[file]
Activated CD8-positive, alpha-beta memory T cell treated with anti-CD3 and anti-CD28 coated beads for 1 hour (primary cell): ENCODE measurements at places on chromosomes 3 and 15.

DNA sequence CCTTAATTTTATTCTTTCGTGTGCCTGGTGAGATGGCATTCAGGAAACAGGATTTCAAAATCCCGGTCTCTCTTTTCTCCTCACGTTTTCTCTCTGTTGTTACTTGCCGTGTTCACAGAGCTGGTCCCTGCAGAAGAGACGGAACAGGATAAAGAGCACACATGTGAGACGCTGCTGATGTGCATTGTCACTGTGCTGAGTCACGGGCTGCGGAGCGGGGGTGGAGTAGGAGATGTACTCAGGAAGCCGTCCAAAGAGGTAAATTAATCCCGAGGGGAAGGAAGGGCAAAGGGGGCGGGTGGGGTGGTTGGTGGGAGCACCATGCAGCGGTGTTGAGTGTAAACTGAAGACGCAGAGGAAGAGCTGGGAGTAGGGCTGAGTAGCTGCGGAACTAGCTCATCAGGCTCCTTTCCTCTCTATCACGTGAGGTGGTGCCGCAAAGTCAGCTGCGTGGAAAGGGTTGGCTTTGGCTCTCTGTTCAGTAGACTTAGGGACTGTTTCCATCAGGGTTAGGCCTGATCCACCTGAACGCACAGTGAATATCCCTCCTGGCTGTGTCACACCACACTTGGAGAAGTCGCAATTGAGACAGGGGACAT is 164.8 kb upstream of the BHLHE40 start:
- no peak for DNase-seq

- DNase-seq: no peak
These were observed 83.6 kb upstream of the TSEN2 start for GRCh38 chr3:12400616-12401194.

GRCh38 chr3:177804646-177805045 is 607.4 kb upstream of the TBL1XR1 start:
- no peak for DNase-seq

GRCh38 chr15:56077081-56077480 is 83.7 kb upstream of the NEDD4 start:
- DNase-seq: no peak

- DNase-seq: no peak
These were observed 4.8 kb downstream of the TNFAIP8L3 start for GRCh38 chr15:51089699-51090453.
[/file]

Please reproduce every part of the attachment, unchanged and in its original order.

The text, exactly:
Activated CD8-positive, alpha-beta memory T cell treated with anti-CD3 and anti-CD28 coated beads for 1 hour (primary cell): ENCODE measurements at places on chromosomes 3 and 15.

DNA sequence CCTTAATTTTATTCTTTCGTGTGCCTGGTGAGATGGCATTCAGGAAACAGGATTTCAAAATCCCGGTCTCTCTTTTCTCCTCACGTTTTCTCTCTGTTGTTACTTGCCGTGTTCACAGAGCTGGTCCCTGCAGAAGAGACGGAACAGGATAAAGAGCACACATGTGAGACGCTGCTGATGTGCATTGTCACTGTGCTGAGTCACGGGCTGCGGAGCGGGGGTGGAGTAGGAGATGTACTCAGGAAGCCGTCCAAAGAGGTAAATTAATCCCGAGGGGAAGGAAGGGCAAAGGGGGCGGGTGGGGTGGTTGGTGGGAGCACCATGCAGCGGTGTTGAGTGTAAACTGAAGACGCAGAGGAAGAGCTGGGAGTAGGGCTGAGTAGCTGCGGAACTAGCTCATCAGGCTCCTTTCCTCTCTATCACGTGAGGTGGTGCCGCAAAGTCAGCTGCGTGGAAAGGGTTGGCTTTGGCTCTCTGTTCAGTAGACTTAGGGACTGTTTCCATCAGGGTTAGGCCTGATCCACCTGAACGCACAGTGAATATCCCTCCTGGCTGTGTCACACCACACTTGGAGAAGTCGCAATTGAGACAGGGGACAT is 164.8 kb upstream of the BHLHE40 start:
- no peak for DNase-seq

- DNase-seq: no peak
These were observed 83.6 kb upstream of the TSEN2 start for GRCh38 chr3:12400616-12401194.

GRCh38 chr3:177804646-177805045 is 607.4 kb upstream of the TBL1XR1 start:
- no peak for DNase-seq

GRCh38 chr15:56077081-56077480 is 83.7 kb upstream of the NEDD4 start:
- DNase-seq: no peak

- DNase-seq: no peak
These were observed 4.8 kb downstream of the TNFAIP8L3 start for GRCh38 chr15:51089699-51090453.